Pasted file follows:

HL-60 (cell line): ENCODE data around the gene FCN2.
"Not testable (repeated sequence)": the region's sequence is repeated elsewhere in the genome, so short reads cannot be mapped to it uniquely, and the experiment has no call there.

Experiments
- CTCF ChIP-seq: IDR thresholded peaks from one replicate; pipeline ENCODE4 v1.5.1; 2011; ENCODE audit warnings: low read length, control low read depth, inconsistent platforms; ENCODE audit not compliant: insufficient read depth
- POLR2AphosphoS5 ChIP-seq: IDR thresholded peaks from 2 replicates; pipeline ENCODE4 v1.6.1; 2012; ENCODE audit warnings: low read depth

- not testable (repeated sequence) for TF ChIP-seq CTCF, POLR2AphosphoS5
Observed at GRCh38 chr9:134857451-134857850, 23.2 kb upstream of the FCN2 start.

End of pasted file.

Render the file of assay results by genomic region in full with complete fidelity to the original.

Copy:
HL-60 (cell line): ENCODE data around the gene FCN2.
"Not testable (repeated sequence)": the region's sequence is repeated elsewhere in the genome, so short reads cannot be mapped to it uniquely, and the experiment has no call there.

Experiments
- CTCF ChIP-seq: IDR thresholded peaks from one replicate; pipeline ENCODE4 v1.5.1; 2011; ENCODE audit warnings: low read length, control low read depth, inconsistent platforms; ENCODE audit not compliant: insufficient read depth
- POLR2AphosphoS5 ChIP-seq: IDR thresholded peaks from 2 replicates; pipeline ENCODE4 v1.6.1; 2012; ENCODE audit warnings: low read depth

- not testable (repeated sequence) for TF ChIP-seq CTCF, POLR2AphosphoS5
Observed at GRCh38 chr9:134857451-134857850, 23.2 kb upstream of the FCN2 start.